After starting out strong with a discussion of biodynamics, it does veer away from the topic of biodynamics, note Sue: “It took a long time to get to what my interest is.” Sue wanted to learn more about biodynamic farming and why is it so important. While biodynamics is covered again in the final 10 minutes, it went by so quickly Sue needed to rewind several times for the concepts to sink in. “In the end it costs an Amazon Prime Non-member $1.99 per episode to watch a commercial on “Come to Sonoma County” or, “Taste Bonterra Wine”,” Sue said, and she wondered whether it’s worth it. However, most people I know have Amazon Prime, and when I went to watch it with friends while on a ski trip at Mammoth, and the viewing was interrupted, they planned to watch it later at home because what we saw was so beautifully filmed and intriguing.

While Sue watched the film before we made our dinner and I watched it after, it would make for a great evening to enjoy the wines with recipes from the website then watch the show. Because what’s better than dinner and a movie? A dinner featuring the wines in the movie!

To do so, Bonterra Organic Vineyards sent me a viewing care package with a blanket, popcorn, chocolate covered raisons, two Go Vino glasses and a bottle each of their biodynamically farmed The McNab 2014 (SRP $50) and The Butler 2014 (SRP $50).


For our meal, we went to the Bonterra website where there is a great number of recipes to choose from; most utilize easy to access ingredients and fresh foods. There are also pairing suggestions depending on what wines you are choosing to pair with your wines.

Bonterra website inspired menu
  • Cheese plate:
    Stilton, aged gouda, pate, salami, oven roasted spiced nuts, basque cheese
  • roasted BLT with blue cheese salad
  • harvest squash soup
  • braised beef and polenta
  • Almond chocolate bark
  • Cabernet hot cocoa
  • The McNab 2014 (SRP $50)
  • The Butler 2014 (SRP $50)


2014 – The Butler – Butler Ranch Vineyard Cuvee – Mendocino County – 14.8% alcohol $50
Rhone style wine
sample provided for my review consideration

Color:   rich ruby with a rosey ring

Nose: nice florals, spicy carnation, blue fruit, rosemary, and lavender, forest floor and violets

Palate:  palate – dry herbs (fennel licorice, sage)dried cocoa, silty, dirt, on the finish, subtle tannins

Pairing:  this wine was so fabulous with our provincial tapenade, the herbs to provence in the tapenade with the lemon and anchovies, wow! It was just ok with the salami, but was a beautiful pairing with the pate. The grilled BLT salad marry nicely with the wine, it likes the sweetness that grilling bring out in the romaine, and the char on the vegetable in this salad. It loves the salty, smoke in the ham. It nicely reveals those characteristics in the wine.

With the Autumn squash soup, it was fantastic, it liked the sweetness of the squash which danced on the front of the palate, it also brought out the lovely herbal qualities in the wine and the soup. There was also something about the texture of the soup which made the wine feel like velvet rolling across the tongue, there was a nice silty minerality when enjoying it with the wine. The soup on its own was super sweet, but when paired with the wine it wasn’t like that at all. It balances out the sweetness of the butternut squash in the soup. With the braised beef and polenta. The pepper that was seared into the meat from the onset of this dish really brings out a nice spicy peppery quality in the wine. The herbs in the dish are also quite complimentary to the herbs in the wine.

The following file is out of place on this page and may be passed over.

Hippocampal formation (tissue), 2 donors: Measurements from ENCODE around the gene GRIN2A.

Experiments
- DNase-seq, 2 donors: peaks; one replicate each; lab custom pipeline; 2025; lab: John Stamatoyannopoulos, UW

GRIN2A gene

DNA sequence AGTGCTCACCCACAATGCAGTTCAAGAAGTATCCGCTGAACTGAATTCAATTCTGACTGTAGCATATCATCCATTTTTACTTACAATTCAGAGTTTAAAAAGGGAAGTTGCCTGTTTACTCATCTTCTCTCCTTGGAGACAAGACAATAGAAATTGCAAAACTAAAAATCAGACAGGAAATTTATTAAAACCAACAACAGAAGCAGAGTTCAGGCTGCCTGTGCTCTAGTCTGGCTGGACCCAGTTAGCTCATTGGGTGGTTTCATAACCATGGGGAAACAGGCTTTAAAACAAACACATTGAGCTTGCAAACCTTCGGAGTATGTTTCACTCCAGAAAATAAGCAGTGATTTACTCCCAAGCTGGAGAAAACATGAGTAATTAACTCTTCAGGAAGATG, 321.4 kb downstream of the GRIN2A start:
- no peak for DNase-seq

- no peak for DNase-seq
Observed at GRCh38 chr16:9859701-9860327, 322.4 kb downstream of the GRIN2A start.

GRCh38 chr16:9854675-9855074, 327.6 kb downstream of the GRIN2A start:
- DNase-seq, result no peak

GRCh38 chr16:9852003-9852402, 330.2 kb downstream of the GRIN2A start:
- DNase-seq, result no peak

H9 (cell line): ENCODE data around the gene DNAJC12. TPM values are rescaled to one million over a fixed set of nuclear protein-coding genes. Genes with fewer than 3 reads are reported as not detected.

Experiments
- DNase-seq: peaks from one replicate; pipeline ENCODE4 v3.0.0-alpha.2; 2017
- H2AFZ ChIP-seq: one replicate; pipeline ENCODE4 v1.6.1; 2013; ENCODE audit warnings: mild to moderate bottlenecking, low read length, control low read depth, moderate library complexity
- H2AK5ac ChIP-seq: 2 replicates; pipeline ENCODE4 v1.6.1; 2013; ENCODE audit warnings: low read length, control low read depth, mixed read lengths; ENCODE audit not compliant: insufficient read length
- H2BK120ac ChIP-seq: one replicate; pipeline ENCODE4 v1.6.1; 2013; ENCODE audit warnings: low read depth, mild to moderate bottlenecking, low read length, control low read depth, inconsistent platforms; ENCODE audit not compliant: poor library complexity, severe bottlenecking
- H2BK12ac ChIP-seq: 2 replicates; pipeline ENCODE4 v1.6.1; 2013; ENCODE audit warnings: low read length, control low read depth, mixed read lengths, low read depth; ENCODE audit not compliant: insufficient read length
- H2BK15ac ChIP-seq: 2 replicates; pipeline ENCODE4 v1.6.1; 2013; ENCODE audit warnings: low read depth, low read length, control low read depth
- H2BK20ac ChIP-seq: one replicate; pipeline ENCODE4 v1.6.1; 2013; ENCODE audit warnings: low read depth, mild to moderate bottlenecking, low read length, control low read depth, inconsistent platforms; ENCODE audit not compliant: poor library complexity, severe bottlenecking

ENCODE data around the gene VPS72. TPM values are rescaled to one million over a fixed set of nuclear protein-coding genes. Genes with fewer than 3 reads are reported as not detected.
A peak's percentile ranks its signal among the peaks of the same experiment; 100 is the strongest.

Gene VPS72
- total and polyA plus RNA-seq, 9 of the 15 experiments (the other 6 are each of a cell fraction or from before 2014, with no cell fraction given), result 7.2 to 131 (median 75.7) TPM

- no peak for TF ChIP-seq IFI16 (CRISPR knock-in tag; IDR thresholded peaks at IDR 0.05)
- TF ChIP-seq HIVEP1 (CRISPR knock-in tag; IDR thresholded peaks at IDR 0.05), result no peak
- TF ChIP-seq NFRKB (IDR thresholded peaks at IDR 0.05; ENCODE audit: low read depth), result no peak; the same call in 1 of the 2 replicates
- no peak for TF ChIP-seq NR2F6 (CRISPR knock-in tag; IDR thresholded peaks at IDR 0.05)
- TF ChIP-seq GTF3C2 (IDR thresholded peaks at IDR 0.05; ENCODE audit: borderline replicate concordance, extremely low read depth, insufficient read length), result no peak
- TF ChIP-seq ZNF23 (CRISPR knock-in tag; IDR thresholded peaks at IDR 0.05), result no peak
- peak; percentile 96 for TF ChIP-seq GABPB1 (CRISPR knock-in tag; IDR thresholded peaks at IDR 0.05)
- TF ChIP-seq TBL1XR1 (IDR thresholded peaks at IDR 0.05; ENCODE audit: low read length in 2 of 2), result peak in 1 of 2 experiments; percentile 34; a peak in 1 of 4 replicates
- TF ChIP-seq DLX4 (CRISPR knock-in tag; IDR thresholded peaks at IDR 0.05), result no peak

2014 – The McNab – McNab Ranch Vineyard Cuvee – Mendocino County – 14.6% alcohol (SRP $50)
sample provided for my review consideration

Color: deep and dense, maroon with a scarlett rim

Nose: herbs, mint, lavender, rosemary, herbs de provence, the herbs are most prevalent, there is a bit of fruit, cherry or raspberry

Palate: clean minerals, herbs, sage, mid palate there is tart fresh fruit (cherry) with cocoa powder on the finish

Pairing:  really great with our toasted nuts, it loved the deep toast of the nuts and the wonderful baking spices and garam masala that they were tossed with. Gwen thought of mole, beef or chicken tacos with mole.

About the grilled BLT salad, Sue stated, “It works, it works, it works!”
You could even throw in some grilled portobello mushroom if you wanted to have the salad as the main course. We also felt that the tomatoes would have been so much better if roasted as well. Next time we will put them on  the grill and roast them right along side the romaine. The wine was so, so good with the grilled romaine, salty ham, and grilled cheese. We never make grilled romaine salads because it has never been our thing, however we may have changed our mind, it rises to a whole new level when paired with the wines. Sue no longer thought of it as wilty cooked lettuce, but a wonderful dish that beautifully enhanced the wines. Will it show up regularly on the menu? Maybe, maybe not, but it certainly worked here. The soup was a bit sweet for the wine and needed a bit of salt and meatiness to make it shine, so sautéed bacon or prosciutto over the top would make this a nice accompaniment to the salad and wine, but it is not the star of the show. As expected, it was lovely with the braised beef. It brought out a very lovely complexity in the wine. The thyme and the sage in the recipe match the notes in the wine.

We were skeptical about the hot cocoa. Who would have thought that adding cabernet to your hot cocoa would be a thing, but it is!!!! It was wonderful and went well with the almond bark because of the salt combined with the chocolate.

“I am usually more inclined to continue drinking my wine with just a bite or two of sweets to either compliment the wine or fulfill my sweet tooth,” says Sue, “but the hot cocoa with the savory slightly sweet brittle is perfect to end any meal.”

It could get you dancing in the moonlight!

6 thoughts on “Dancin’ In the Moonlight? Biodynamic Wines of the World #WinePW Invite and Bonterra Reds With Braised Beef